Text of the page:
“The museum folks certainly have a knack for making subject matter accessible, and finding engaging ways to introduce it,” Dussault said in a phone conversation a few days before the unveiling. “Astronomy can be an intimidating topic, but they’re really good at identifying the ways parents and kids can connect to it.”

Besides tapping the skills and experience of the museum staff, the team also consulted directly with those other experts: children.

One girl wanted to know why the constellations are named after characters — Andromeda, Orion, Cygnus — no one hears about anymore. Forget the ancient Greeks, she thought. The cluster should be called just what it looks like: Broccoli Pants.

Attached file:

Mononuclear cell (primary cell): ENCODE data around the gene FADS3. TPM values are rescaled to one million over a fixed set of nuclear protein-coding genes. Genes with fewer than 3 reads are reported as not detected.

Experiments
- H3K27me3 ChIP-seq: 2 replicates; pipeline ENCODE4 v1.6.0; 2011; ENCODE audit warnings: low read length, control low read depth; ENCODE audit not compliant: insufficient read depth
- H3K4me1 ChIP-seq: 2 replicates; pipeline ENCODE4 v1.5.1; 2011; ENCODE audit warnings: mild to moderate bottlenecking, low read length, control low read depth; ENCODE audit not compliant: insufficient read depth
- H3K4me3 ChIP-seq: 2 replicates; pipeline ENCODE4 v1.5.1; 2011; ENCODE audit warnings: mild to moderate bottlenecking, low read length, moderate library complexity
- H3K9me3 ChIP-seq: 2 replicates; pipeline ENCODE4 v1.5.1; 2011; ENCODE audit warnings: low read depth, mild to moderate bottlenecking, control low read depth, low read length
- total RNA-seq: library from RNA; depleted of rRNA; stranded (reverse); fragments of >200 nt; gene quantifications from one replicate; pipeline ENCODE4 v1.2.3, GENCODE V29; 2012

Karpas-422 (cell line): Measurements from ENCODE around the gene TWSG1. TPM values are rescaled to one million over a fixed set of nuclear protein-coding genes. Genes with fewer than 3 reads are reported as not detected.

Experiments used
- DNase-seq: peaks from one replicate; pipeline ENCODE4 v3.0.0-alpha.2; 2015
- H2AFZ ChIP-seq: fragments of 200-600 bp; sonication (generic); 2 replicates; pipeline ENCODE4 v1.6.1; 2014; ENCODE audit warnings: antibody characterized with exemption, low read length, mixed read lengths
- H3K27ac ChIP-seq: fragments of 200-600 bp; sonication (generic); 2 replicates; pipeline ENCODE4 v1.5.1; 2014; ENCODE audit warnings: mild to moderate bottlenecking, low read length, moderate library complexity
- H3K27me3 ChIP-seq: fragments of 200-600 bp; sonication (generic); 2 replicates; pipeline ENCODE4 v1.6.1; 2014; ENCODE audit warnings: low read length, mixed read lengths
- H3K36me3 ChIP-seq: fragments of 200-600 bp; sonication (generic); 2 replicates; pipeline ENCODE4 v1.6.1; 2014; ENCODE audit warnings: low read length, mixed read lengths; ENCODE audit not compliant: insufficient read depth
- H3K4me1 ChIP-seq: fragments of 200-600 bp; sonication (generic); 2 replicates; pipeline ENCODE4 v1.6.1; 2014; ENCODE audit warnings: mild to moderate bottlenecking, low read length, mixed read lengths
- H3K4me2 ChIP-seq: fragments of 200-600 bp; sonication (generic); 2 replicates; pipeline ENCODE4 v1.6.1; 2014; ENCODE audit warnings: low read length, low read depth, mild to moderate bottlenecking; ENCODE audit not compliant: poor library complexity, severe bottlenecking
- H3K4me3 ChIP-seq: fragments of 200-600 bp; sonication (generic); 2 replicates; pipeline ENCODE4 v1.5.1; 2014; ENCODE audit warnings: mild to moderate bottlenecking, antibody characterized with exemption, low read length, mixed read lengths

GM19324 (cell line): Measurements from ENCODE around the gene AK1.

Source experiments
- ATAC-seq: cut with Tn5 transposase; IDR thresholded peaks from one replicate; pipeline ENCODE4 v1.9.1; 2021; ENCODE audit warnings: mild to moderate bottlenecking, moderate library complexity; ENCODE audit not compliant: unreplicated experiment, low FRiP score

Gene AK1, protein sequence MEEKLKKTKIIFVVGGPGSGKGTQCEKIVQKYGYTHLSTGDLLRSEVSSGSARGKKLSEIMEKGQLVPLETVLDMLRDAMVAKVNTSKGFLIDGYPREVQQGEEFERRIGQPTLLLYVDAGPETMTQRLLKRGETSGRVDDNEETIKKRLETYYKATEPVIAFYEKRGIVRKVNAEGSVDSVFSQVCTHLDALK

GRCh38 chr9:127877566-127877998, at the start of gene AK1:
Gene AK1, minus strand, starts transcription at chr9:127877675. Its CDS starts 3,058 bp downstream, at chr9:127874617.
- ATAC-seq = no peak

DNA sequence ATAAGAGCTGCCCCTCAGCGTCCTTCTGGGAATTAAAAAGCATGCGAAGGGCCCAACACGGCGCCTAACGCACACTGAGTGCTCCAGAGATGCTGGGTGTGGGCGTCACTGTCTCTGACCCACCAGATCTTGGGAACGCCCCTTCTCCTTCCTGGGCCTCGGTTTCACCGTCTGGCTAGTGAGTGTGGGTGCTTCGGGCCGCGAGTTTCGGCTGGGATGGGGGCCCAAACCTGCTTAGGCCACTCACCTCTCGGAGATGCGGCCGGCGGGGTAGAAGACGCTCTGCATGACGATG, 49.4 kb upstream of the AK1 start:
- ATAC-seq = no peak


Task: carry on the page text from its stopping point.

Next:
“That made me very happy,” said Tim Porter, the exhibit project director, at an unveiling a few days before the exhibit opened. Such interaction helped Porter and his team get inside the minds of children when they think about the sky above.

“Astronomy is hard to grasp, literally and figuratively,” said Porter, who helped steer the museum’s concept. “But we feel like we really hit on something pretty good with ‘My Sky.’ We’re pretty sure there’s no other exhibit like it out there.”

At one station, visitors are encouraged to identify various phenomena occurring on the surface of the sun — solar flares, or “coronal mass ejections” — as they view breathtaking satellite footage of the fireball in action. In the bedroom area, children can create celestial music by “sonifying” data, converting it to sound — as does a real-life blind astrophysicist from Puerto Rico. Her pioneering work with pattern recognition is introduced to visitors virtually as part of the exhibit.